After he retired on Jan. 22, 1917, he was promoted to colonel. But that wasn't good enough for Young. He rode on horseback from his home in Ohio to Washington, D.C., a journey of 16 days, covering 500 miles, to prove how fit he was. Following that, he was sent to be an adviser to the adjutant general of Ohio.
Prominent blacks and whites protested that move. On Nov. 6, 1918, five days before the end of the war, Young was called to active duty with the Ohio National Guard.
In 1919, the state department sent him as an attaché to Liberia, where he had barely survived a case of black water fever — a complication of malaria — in 1913. Young died of kidney failure while visiting Lagos, Nigeria, in 1922. The British military buried him there with full honors.
After Young's death, DuBois wrote: "His second going to Africa, after a terrible attack of black water fever, was suicide. He knew it. His wife knew it. His friends knew it. They sent him there because he was one of the very best officers in the service and if he had gone to Europe he could not have been denied the stars of a general."
Blatcher agrees and that's why he has been trying to get Congress to promote Young.
"The military is asking for proof he was discriminated against," he said. "This is an argument against reason. Based on the era and the Jim Crow laws, it is almost a no-brainer that he didn't get equal treatment."
Meanwhile, people in Mason County are trying to draw enough attention to Young's birthplace to restore the cabin.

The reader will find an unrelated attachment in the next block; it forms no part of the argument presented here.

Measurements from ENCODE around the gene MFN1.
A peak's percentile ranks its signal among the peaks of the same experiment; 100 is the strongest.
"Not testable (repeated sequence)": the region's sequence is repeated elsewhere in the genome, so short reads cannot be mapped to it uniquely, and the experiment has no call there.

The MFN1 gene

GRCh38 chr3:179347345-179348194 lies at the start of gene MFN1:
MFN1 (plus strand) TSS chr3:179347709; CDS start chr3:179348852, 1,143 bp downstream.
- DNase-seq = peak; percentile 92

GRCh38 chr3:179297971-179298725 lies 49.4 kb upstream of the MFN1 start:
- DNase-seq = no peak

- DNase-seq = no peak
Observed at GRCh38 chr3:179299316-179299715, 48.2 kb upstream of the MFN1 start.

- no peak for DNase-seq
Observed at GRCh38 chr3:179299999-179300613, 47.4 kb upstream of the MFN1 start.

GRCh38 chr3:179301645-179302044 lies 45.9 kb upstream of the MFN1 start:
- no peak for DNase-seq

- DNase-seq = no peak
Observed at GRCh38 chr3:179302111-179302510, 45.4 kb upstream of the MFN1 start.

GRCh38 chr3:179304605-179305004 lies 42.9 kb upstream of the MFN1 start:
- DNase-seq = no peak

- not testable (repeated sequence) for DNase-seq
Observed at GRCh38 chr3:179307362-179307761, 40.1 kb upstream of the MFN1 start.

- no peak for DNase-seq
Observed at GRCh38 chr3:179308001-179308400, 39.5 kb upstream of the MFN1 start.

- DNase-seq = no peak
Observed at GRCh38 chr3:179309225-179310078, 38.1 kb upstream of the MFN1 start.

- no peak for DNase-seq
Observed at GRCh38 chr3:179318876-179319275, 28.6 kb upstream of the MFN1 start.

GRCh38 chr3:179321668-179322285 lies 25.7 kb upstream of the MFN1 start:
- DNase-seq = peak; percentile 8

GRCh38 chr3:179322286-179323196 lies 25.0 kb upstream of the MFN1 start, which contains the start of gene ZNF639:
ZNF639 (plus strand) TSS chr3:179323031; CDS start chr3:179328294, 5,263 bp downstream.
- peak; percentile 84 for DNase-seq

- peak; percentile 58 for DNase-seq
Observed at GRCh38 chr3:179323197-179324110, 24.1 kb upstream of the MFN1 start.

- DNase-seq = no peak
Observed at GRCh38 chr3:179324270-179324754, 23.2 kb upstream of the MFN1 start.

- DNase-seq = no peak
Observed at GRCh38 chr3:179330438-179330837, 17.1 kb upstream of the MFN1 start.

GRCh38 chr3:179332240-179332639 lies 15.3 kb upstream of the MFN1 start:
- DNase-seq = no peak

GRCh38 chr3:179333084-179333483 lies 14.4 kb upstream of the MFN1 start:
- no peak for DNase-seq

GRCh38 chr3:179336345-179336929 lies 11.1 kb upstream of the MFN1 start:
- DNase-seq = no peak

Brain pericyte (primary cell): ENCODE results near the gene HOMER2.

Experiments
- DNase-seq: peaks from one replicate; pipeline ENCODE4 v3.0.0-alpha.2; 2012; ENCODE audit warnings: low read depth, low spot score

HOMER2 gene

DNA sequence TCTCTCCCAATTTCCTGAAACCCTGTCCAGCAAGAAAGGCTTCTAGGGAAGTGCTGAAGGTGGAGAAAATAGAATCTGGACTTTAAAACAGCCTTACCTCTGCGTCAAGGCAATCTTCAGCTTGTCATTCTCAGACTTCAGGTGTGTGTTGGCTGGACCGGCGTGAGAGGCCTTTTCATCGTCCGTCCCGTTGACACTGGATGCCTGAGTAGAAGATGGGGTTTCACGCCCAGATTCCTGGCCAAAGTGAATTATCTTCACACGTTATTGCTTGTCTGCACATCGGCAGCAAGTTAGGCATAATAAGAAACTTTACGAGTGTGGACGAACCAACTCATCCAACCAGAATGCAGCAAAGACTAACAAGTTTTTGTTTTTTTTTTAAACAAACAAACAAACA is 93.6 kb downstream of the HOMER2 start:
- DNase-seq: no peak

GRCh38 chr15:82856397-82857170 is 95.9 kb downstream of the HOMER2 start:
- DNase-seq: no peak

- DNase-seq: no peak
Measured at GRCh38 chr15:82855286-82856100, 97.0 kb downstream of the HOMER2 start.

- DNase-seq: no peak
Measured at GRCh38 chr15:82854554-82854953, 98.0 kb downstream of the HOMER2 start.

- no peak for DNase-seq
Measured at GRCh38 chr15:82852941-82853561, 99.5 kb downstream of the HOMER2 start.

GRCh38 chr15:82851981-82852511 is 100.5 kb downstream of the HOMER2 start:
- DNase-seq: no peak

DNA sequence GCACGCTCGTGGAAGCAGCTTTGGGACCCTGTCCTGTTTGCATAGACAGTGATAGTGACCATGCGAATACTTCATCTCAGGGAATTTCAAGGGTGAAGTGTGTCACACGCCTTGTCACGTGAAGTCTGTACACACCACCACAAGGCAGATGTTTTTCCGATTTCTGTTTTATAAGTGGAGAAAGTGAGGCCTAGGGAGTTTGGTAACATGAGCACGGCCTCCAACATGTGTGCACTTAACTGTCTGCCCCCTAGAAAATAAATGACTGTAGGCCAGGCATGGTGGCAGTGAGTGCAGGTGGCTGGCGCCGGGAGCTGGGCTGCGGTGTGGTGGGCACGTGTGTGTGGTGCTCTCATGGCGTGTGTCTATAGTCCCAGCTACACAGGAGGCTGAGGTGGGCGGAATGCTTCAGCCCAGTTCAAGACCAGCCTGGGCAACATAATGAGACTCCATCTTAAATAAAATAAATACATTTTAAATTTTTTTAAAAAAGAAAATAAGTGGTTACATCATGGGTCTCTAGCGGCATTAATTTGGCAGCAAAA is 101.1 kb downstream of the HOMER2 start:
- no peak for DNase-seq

"What we are trying to do is get it designated on the national register," said historian Jerry Gore. "It's on the state registry.
"The biggest push though, is to keep the cabin where it is or move it to a place where it will be secured for time to come," said Gore. The front and one side of the cabin are still standing but the back and other side are gone; supports keep the cabin from falling down.
"It's in dire need of restoration," Blatcher said. "I want to raise national attention to direct resources there."
The Charles Young American Legion Post 165 placed a historic marker at the site in 1955.
The Young Center in Lexington was built in the 1930s, becoming the first indoor center for African-Americans. Now it sits empty, as all activities have been transferred to William Wells Brown. City officials haven't decided how the building will be used, but there are no plans to demolish it.
Jerry Hancock, director of the Division of Parks and Recreation, said a minimum temperature is being maintained in the building, but a lot of work needs to be done to bring it up to snuff.
"It is terribly antiquated," Hancock said. "It doesn't serve the youth of that community to try to exercise there when half a mile away there is a gorgeous facility."
Still, to have people in Lexington choose to honor a military hero with the first indoor recreational facility for black people shows how well-respected Young was.
"He had a great following for him to be honored like that," Hancock said. "It served a good purpose, but it is going to take a few bucks" to restore it.
My hope is that Young will be featured through legislation on the national landscape and that money will be found locally to shore up buildings that pay homage to him as a son of this state.